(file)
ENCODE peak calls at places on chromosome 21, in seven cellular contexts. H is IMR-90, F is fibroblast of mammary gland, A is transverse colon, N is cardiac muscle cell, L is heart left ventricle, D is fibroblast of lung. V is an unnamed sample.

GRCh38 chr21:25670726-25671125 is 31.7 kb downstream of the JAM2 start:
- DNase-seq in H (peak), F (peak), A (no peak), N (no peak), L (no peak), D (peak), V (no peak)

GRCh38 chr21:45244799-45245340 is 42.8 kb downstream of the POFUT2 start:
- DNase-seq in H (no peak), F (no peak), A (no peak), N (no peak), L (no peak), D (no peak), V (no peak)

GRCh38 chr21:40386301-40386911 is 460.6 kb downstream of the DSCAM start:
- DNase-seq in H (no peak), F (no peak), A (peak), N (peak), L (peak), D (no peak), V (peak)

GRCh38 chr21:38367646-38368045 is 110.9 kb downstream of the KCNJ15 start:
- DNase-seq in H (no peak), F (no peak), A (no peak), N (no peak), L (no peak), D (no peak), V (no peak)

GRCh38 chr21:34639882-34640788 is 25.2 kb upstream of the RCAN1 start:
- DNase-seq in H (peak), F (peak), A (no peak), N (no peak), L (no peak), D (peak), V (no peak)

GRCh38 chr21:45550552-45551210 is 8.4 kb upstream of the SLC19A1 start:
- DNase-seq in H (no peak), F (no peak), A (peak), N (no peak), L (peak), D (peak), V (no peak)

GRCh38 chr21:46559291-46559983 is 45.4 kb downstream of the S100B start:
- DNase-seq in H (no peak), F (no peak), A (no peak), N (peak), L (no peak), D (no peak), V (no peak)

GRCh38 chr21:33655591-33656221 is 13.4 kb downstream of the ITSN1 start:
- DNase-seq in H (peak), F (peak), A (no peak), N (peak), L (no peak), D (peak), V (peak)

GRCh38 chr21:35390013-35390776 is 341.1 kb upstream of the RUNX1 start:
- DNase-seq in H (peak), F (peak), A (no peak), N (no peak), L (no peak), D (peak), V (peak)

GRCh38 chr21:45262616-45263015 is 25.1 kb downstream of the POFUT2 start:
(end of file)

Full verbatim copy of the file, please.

ENCODE peak calls at places on chromosome 21, in seven cellular contexts. H is IMR-90, F is fibroblast of mammary gland, A is transverse colon, N is cardiac muscle cell, L is heart left ventricle, D is fibroblast of lung. V is an unnamed sample.

GRCh38 chr21:25670726-25671125 is 31.7 kb downstream of the JAM2 start:
- DNase-seq in H (peak), F (peak), A (no peak), N (no peak), L (no peak), D (peak), V (no peak)

GRCh38 chr21:45244799-45245340 is 42.8 kb downstream of the POFUT2 start:
- DNase-seq in H (no peak), F (no peak), A (no peak), N (no peak), L (no peak), D (no peak), V (no peak)

GRCh38 chr21:40386301-40386911 is 460.6 kb downstream of the DSCAM start:
- DNase-seq in H (no peak), F (no peak), A (peak), N (peak), L (peak), D (no peak), V (peak)

GRCh38 chr21:38367646-38368045 is 110.9 kb downstream of the KCNJ15 start:
- DNase-seq in H (no peak), F (no peak), A (no peak), N (no peak), L (no peak), D (no peak), V (no peak)

GRCh38 chr21:34639882-34640788 is 25.2 kb upstream of the RCAN1 start:
- DNase-seq in H (peak), F (peak), A (no peak), N (no peak), L (no peak), D (peak), V (no peak)

GRCh38 chr21:45550552-45551210 is 8.4 kb upstream of the SLC19A1 start:
- DNase-seq in H (no peak), F (no peak), A (peak), N (no peak), L (peak), D (peak), V (no peak)

GRCh38 chr21:46559291-46559983 is 45.4 kb downstream of the S100B start:
- DNase-seq in H (no peak), F (no peak), A (no peak), N (peak), L (no peak), D (no peak), V (no peak)

GRCh38 chr21:33655591-33656221 is 13.4 kb downstream of the ITSN1 start:
- DNase-seq in H (peak), F (peak), A (no peak), N (peak), L (no peak), D (peak), V (peak)

GRCh38 chr21:35390013-35390776 is 341.1 kb upstream of the RUNX1 start:
- DNase-seq in H (peak), F (peak), A (no peak), N (no peak), L (no peak), D (peak), V (peak)

GRCh38 chr21:45262616-45263015 is 25.1 kb downstream of the POFUT2 start: